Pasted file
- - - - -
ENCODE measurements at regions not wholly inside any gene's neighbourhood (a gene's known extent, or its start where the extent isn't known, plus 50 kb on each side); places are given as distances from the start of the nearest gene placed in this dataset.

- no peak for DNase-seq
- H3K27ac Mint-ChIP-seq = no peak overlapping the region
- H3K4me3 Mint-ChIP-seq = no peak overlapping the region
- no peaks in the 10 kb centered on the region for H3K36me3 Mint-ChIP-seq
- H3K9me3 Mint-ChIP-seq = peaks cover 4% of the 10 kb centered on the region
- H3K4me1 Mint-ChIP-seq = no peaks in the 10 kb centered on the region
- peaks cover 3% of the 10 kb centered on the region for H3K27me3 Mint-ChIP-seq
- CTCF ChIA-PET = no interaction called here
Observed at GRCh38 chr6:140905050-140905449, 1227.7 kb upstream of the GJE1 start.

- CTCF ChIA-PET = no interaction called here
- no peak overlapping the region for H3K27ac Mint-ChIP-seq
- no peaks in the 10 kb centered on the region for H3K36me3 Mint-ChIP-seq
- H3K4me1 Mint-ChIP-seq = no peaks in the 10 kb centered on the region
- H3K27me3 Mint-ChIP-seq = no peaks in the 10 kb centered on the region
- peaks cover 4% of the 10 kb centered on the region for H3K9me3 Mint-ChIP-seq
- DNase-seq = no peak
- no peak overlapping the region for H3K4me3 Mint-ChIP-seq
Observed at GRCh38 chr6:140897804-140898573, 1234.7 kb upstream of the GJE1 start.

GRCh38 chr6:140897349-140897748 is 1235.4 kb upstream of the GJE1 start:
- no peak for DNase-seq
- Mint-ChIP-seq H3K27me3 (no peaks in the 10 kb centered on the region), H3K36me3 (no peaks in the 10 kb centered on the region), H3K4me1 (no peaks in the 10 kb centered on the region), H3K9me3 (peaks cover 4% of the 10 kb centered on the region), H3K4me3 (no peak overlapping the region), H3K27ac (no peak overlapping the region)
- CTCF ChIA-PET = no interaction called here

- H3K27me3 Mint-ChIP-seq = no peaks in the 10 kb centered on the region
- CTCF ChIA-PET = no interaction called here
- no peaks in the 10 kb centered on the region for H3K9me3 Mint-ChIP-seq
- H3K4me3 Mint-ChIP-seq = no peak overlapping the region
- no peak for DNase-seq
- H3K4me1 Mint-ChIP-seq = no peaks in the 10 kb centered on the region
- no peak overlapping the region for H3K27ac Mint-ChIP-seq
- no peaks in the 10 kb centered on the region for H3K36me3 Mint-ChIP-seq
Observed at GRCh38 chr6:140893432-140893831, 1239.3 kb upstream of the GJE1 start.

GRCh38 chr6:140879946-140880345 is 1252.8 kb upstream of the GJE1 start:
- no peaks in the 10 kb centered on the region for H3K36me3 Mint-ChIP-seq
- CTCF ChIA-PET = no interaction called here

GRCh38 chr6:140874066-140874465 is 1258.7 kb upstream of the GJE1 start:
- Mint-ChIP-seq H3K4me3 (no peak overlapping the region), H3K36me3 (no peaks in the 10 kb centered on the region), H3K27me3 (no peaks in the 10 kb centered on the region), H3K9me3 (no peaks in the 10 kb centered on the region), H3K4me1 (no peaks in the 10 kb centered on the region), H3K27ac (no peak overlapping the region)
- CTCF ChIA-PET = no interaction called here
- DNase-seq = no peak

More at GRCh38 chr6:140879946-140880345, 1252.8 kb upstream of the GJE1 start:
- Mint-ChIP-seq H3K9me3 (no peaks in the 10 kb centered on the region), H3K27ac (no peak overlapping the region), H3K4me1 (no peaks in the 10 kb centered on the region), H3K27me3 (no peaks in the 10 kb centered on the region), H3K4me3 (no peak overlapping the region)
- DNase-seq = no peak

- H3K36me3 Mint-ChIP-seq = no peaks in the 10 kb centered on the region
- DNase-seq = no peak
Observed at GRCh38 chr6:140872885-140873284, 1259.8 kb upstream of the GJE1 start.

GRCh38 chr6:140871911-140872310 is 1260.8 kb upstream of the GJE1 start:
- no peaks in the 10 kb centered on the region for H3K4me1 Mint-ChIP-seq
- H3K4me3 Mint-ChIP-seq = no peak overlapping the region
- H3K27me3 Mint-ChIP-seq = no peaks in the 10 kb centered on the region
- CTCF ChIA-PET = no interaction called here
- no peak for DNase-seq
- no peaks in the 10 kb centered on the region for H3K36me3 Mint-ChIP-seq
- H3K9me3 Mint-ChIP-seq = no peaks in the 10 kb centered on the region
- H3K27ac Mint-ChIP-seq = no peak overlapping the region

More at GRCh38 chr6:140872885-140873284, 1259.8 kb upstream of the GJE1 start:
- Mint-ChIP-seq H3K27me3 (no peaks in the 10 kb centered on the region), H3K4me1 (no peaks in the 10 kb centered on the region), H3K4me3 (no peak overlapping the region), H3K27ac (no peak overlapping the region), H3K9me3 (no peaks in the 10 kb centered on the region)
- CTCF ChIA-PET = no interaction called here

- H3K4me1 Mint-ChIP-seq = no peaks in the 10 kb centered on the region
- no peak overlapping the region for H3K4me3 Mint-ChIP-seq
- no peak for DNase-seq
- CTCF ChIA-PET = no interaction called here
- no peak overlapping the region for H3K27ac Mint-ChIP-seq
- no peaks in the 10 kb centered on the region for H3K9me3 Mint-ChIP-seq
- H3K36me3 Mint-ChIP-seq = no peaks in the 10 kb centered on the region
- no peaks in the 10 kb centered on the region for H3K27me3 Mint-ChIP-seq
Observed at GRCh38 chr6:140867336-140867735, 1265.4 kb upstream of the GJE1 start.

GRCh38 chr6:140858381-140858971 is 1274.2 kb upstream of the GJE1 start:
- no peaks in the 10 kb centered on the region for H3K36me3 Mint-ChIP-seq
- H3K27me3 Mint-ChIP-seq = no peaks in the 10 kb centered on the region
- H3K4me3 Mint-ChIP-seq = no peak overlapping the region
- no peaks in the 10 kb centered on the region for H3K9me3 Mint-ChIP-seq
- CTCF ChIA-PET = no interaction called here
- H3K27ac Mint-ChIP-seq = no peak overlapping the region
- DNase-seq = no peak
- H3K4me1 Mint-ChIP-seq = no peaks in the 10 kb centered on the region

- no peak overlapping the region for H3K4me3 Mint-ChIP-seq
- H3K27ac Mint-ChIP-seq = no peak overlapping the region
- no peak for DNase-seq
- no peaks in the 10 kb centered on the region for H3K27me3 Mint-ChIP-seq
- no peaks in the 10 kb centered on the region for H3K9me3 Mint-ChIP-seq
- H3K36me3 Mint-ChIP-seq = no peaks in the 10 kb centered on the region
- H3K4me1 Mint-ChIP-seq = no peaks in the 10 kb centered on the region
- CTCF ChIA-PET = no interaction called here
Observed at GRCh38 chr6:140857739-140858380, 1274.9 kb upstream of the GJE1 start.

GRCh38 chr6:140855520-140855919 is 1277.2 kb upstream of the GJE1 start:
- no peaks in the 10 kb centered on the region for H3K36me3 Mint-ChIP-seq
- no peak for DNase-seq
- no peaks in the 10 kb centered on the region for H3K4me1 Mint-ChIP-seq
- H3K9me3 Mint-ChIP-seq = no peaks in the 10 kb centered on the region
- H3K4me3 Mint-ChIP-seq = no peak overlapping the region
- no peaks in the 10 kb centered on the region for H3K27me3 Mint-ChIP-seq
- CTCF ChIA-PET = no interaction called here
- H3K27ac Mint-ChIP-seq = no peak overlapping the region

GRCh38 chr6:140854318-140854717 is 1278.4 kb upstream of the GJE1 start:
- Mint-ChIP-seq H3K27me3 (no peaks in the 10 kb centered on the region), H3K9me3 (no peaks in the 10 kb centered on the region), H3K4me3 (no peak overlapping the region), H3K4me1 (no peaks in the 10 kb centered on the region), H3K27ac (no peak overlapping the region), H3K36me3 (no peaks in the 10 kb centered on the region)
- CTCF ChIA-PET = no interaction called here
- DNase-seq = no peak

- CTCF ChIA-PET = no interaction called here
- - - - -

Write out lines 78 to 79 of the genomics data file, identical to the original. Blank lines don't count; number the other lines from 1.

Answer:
- no peak for DNase-seq
- no peaks in the 10 kb centered on the region for H3K27me3 Mint-ChIP-seq